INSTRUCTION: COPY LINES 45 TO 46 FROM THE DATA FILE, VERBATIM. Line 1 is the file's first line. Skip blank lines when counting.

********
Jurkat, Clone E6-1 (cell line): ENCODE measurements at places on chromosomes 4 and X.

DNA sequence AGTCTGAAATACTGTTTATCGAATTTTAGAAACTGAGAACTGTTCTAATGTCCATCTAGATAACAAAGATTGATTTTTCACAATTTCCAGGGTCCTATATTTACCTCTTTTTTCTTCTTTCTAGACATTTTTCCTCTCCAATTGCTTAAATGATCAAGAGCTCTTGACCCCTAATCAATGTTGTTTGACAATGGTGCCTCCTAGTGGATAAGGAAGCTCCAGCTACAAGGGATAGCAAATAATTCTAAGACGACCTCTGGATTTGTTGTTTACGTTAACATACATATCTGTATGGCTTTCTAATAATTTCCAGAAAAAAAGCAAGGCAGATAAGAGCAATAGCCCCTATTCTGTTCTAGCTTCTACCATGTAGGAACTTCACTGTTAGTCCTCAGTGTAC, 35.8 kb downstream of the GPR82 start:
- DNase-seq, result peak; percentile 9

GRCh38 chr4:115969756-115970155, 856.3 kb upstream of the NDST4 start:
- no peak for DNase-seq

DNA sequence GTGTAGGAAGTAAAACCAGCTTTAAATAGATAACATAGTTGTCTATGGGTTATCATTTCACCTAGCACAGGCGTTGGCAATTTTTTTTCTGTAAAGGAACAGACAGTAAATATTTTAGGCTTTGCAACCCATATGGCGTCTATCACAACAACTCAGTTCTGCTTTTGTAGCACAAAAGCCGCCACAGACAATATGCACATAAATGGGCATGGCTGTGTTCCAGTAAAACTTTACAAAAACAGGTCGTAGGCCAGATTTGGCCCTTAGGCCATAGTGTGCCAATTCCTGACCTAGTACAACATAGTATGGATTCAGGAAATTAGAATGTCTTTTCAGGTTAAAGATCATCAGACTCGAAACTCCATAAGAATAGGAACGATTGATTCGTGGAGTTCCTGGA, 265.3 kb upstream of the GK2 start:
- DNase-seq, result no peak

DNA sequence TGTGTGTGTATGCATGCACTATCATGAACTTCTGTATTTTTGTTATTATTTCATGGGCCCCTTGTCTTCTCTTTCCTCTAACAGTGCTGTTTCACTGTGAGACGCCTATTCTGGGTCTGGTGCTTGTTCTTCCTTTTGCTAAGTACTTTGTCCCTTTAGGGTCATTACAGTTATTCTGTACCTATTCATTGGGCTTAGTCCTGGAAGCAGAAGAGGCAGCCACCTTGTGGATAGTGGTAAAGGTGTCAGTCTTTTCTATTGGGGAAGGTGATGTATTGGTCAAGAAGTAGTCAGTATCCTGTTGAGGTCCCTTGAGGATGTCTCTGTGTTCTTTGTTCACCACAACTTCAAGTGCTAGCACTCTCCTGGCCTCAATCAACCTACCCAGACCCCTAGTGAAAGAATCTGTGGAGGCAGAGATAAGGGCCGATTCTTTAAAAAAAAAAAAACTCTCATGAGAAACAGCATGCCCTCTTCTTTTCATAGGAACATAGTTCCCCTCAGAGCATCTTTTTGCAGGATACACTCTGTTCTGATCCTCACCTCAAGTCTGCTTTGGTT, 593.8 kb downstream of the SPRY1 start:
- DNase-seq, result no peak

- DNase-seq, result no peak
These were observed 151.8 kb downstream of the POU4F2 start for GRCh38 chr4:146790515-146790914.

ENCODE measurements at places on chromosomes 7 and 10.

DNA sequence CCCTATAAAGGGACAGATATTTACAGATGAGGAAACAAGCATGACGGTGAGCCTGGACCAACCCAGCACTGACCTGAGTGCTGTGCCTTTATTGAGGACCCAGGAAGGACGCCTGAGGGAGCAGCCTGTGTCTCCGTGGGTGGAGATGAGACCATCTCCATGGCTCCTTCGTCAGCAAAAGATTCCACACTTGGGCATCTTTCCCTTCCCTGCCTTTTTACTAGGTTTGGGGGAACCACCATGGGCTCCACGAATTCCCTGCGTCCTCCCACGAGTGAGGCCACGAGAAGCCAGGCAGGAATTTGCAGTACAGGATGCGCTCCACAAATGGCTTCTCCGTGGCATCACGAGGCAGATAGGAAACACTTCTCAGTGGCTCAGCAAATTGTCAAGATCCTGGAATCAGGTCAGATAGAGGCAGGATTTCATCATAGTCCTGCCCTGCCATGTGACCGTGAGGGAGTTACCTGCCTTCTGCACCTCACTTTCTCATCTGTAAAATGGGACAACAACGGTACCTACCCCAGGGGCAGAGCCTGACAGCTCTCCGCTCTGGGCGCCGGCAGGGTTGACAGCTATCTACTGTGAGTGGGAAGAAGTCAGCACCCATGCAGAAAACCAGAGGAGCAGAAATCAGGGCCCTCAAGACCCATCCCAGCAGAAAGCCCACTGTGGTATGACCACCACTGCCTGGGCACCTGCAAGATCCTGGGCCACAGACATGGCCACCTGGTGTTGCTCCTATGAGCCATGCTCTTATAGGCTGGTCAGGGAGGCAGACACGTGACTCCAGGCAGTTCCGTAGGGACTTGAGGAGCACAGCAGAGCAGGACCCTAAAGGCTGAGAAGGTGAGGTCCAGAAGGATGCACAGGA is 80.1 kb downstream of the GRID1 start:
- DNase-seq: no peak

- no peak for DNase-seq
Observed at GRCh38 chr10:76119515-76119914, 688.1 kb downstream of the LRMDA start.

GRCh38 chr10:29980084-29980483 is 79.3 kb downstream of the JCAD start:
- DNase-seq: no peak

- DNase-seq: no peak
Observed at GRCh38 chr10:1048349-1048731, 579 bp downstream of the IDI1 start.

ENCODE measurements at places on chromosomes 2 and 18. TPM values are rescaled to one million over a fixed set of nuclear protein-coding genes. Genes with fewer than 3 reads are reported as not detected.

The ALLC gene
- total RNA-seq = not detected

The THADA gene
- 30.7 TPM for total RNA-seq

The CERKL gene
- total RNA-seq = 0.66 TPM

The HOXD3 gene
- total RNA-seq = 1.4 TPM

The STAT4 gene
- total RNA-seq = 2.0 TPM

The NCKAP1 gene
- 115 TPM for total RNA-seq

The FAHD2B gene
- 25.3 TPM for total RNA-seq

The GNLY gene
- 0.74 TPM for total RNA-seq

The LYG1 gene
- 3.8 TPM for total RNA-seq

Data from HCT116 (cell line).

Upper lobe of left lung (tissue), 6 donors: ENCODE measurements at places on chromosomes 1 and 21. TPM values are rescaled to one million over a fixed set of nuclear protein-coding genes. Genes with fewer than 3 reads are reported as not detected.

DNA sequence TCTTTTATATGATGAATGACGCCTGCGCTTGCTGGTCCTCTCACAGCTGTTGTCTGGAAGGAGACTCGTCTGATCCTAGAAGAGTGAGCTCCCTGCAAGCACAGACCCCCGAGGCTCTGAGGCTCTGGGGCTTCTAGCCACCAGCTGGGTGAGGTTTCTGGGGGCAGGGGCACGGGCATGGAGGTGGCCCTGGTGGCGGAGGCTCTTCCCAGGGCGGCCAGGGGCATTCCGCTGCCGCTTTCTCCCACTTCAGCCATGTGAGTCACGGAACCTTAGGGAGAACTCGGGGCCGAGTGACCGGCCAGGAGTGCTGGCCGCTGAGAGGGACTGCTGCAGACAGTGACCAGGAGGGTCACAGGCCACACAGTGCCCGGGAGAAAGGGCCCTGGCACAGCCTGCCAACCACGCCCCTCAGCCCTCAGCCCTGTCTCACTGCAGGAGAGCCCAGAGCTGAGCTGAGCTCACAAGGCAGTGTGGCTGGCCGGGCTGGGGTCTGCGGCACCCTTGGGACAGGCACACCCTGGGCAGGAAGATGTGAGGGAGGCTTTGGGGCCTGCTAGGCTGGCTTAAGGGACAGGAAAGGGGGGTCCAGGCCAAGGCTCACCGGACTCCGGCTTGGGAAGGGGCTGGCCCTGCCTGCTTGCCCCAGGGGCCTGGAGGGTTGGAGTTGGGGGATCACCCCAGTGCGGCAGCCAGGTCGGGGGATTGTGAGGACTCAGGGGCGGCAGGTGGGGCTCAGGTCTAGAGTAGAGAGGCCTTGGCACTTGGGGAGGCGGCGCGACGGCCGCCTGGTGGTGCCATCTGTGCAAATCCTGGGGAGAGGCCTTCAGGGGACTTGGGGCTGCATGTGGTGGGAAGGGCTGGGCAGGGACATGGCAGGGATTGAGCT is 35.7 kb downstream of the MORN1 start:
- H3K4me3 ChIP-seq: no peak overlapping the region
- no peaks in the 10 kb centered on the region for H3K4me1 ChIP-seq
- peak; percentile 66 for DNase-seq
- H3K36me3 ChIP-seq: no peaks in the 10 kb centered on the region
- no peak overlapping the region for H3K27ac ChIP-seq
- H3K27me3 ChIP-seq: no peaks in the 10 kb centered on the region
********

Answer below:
- peak; percentile 66 for DNase-seq
- H3K36me3 ChIP-seq: no peaks in the 10 kb centered on the region